Ireland has never been so clean - Ibal

Survey shows Dublin ‘cleaner than European norms’ for first time

Litter on Lelia Street, Limerick. Photograph: Brian Arthur/ Press 22

Litter on Lelia Street, Limerick. Photograph: Brian Arthur/ Press 22


Ireland’s cities and towns are overcoming the State’s chronic litter problem with record levels of cleanliness – particularly in Dublin – according to the latest survey commissioned by Irish Business Against Litter (Ibal).

For the first time in 11 years of surveys, both Dublin and Cork city are clean to European norms, with special mention being made of the roads leading to the capital from Dublin airport, a traditional blackspot, but now also classed as “clean to European norms”.

Ibal said it was particularly pleased with the results of the survey of 42 urban areas, many of which it said have never looked so clean.

While there are still persistent litter blackspots in some urban areas, tourists can now expect to see towns and cities as clean, or cleaner, than their European counterparts. In all, three-quarters of areas surveyed were as clean, or cleaner, than European cities.

Among the winners was Cavan, which was classed as Ireland’s cleanest town, ahead of last year’s winner Kilkenny.

Dublin, previously fifth from bottom, was ranked “cleaner than European norms” and is now in 14th position. The report praised the shopping streets of Grafton Street, Henry Street and O’Connell Street, noting that “Parnell Street, in particular, has improved considerably”. Custom House Quay and Bord Gáis Energy Theatre and environs were “beautifully presented and maintained”, it said.

Waterford city was in third place, making it a less littered city than European averages. Limerick city and Cork city were both successful in attaining “clean to European norms” status.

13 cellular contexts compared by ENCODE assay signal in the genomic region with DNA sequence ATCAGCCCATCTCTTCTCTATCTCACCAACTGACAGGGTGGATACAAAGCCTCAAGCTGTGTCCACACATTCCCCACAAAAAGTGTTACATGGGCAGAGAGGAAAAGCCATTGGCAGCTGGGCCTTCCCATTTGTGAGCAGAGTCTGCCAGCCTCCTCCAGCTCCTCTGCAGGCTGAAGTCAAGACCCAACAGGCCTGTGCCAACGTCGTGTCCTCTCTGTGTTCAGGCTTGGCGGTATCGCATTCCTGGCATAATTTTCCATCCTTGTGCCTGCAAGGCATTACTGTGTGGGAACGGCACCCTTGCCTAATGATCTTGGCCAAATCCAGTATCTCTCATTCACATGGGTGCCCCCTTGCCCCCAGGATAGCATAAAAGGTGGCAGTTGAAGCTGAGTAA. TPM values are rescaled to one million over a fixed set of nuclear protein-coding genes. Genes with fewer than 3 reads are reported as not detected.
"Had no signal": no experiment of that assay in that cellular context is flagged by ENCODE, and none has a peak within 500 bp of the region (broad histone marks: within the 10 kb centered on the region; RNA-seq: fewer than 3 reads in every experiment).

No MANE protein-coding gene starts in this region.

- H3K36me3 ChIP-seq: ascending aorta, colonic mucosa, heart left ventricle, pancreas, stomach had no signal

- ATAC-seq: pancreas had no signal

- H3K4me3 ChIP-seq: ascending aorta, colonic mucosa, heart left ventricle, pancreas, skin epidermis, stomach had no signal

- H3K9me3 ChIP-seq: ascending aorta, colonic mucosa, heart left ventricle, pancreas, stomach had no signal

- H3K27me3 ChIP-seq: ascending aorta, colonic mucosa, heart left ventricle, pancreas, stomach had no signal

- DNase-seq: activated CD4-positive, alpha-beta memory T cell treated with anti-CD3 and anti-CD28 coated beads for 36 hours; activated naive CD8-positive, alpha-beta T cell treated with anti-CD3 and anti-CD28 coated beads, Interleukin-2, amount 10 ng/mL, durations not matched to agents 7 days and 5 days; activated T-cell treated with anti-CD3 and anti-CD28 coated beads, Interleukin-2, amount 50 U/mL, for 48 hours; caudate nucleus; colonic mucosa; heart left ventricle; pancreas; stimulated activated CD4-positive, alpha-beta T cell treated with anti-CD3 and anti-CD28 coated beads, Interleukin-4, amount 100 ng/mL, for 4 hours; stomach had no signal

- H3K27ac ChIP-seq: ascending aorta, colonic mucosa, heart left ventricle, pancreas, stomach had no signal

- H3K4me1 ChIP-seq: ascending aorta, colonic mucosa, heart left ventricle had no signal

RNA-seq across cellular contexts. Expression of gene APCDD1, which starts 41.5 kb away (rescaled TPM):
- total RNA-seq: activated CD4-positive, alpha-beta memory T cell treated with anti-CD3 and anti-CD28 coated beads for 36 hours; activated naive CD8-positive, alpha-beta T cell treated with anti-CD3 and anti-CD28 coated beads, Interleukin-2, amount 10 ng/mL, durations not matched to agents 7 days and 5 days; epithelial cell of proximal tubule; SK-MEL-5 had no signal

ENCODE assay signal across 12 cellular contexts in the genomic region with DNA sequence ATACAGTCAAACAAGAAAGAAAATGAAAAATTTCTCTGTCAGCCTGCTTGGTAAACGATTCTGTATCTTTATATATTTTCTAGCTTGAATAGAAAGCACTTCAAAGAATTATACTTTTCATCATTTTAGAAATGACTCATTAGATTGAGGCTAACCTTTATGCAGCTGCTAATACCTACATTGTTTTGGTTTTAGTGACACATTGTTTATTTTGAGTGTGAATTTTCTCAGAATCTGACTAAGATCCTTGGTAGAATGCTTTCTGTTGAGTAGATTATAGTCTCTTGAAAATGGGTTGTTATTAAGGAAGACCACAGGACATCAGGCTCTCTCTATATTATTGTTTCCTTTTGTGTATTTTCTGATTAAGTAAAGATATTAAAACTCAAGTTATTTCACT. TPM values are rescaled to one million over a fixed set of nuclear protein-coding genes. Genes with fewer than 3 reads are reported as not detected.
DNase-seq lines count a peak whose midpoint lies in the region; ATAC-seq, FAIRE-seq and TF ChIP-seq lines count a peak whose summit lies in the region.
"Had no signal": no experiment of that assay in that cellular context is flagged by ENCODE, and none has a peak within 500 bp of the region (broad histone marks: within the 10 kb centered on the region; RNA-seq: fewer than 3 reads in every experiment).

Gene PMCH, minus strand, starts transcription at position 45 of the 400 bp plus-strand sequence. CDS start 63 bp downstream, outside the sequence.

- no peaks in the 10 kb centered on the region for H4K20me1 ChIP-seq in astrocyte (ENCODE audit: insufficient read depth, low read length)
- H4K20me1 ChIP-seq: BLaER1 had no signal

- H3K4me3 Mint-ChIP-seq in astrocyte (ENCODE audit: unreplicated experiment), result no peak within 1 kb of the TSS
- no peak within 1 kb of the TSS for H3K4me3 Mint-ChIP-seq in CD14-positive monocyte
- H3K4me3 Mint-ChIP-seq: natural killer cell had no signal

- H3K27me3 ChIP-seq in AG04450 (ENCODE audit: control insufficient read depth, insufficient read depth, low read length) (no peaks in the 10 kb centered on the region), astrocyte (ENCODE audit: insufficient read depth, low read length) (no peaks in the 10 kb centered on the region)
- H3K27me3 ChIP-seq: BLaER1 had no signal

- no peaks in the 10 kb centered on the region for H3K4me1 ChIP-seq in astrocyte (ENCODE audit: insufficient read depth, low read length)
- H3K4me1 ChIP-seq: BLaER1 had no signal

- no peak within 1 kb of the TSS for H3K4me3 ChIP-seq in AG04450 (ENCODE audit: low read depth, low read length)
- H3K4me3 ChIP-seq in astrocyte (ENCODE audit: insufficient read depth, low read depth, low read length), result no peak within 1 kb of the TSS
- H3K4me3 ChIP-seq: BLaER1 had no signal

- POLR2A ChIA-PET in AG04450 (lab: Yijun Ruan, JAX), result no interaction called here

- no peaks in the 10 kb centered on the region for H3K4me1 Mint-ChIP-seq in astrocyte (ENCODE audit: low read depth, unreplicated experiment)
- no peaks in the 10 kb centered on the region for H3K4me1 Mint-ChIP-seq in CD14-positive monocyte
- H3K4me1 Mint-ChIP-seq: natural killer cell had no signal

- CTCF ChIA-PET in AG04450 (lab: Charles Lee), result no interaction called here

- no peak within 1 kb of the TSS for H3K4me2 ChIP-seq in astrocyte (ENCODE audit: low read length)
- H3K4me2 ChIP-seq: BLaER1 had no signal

However, while Dr Tom Cavanagh of Ibal praised the results as “a turning point” – particularly for Dublin, there were still some problems.

High-density, low-income urban areas continue to suffer from widespread litter, such as Dublin’s north inner city, the survey’s only “litter blackspot”. An Taisce reported the North Strand as suffering “long-term abuse and neglect”, while “dumping on a widespread scale” blighted the Summerhill area.

‘Terrible state’

“All manner of rubbish had accumulated” on Portland Row, with “graffiti”, “derelict sites” and “large accumulations of litter” characterising Upper Sheriff Street. On the morning of Michelle Obama’s visit, the inspector noted the area around Samuel Beckett Bridge, an access route to Dublin airport, to be “in a terrible state”.

Other urban areas that were “moderately littered” included Midleton, Co Cork; Galway city; Ballina and Castlebar in Co Mayo; Portlaoise, Co Laois; Tipperary town; and Navan, Co Meath.

Classed as “littered” were Mullingar, Co Westmeath; Ennis, Co Clare; and Monaghan town.